I've spent an interesting few days this week in Sydney, a city I love visiting. It's vibrant, and even though the downside of that is that it's busy, everyone I've come into contact with has been friendly. Although the city covers a large area it has a real heart, which is something many cities lack.
There are some beautiful parks (reserves) and gardens, and I spent a happy couple of hours wandering around the botanical gardens early morning when it was still fresh enough to enjoy. One of the things you couldn't help but notice is the abundance of jacaranda trees in bloom. They are stunning with their beautiful blue/purple flowers.
Although it's early spring it is significantly more hot and humid than Auckland at present, and there was a spectacular lightning storm on Tuesday evening while I was on the ferry to Manly.
Using the underground/rail system so much over the past few days I've really noticed the number of people using iPads and Kindles etc. to read.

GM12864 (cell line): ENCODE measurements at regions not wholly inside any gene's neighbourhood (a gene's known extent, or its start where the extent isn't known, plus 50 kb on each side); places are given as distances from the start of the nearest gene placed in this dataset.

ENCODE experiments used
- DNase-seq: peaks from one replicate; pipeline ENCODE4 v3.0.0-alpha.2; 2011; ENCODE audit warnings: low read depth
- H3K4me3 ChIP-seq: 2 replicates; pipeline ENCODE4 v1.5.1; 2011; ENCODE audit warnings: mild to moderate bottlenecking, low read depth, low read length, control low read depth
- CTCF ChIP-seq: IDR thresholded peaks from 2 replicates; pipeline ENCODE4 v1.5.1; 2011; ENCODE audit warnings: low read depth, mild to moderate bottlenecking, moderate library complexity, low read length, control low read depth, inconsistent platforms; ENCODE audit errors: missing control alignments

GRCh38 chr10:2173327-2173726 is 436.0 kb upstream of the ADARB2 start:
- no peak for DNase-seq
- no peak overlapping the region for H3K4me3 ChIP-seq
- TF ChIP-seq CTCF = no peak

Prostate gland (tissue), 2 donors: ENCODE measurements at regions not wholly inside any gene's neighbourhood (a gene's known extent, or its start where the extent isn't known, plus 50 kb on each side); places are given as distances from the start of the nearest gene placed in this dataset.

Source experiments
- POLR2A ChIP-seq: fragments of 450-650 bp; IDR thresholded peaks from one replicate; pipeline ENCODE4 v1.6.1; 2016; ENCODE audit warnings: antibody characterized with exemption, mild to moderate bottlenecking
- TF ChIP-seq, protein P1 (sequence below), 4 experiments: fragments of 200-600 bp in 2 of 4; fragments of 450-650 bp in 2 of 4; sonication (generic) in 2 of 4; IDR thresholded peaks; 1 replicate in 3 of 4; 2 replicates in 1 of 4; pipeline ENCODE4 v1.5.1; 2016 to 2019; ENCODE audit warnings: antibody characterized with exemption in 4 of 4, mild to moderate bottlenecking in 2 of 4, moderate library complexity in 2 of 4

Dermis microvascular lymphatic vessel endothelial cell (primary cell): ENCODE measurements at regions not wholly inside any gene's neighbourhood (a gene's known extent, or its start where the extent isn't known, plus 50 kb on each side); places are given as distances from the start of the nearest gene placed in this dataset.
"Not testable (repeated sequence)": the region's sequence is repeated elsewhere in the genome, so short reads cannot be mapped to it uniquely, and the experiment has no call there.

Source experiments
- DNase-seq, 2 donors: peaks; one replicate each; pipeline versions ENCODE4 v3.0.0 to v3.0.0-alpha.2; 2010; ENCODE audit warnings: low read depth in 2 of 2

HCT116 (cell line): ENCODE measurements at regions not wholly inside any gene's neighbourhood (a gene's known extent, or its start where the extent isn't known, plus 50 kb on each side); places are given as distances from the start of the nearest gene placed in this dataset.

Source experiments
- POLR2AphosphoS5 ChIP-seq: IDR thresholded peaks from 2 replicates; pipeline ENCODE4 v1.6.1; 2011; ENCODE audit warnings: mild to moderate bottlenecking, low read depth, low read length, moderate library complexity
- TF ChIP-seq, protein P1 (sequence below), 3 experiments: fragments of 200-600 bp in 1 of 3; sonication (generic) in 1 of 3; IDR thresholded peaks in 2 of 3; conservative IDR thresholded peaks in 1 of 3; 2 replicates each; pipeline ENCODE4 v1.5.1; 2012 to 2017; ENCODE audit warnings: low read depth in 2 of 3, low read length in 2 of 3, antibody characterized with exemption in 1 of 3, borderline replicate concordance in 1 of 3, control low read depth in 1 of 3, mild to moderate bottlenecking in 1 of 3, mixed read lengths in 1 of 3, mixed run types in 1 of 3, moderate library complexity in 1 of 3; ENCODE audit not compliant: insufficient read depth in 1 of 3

The underground seems to have a life and culture of its own. It certainly has its own weather system with hot breezes that appear to come from nowhere. The London underground is great and I enjoy using that, but some of the stations in the Sydney system have taken things to a whole new level, or should that be depth. Getting out at Town Hall you can go above ground to the stores, or wander the underground labyrinth of shops. I find it amazing how you can stroll along window-shopping and find yourself in the basement of the QVB (Queen Victoria Building) without going near street level.
What has this got to do with writing I hear you ask. Not a lot, except I sat in a café in the lovely QVB and wrote this while enjoying an iced drink and resting. A number of years ago I used a weekend trip to Sydney as an opportunity for research as I set part of Driftwood in Sydney.
In my first drafts I tend to do a lot more scene setting and description than is needed, and consequently a lot of it is cut in later drafts. It makes for pleasant travelogues, but doesn't move the plot forward. The same happened with Lives Interrupted. I deleted chunks I had enjoyed writing from my research when in London.
It's a fine line between setting the scene and boring the reader, hopefully I haven't bored you with this little travelogue, sorry post!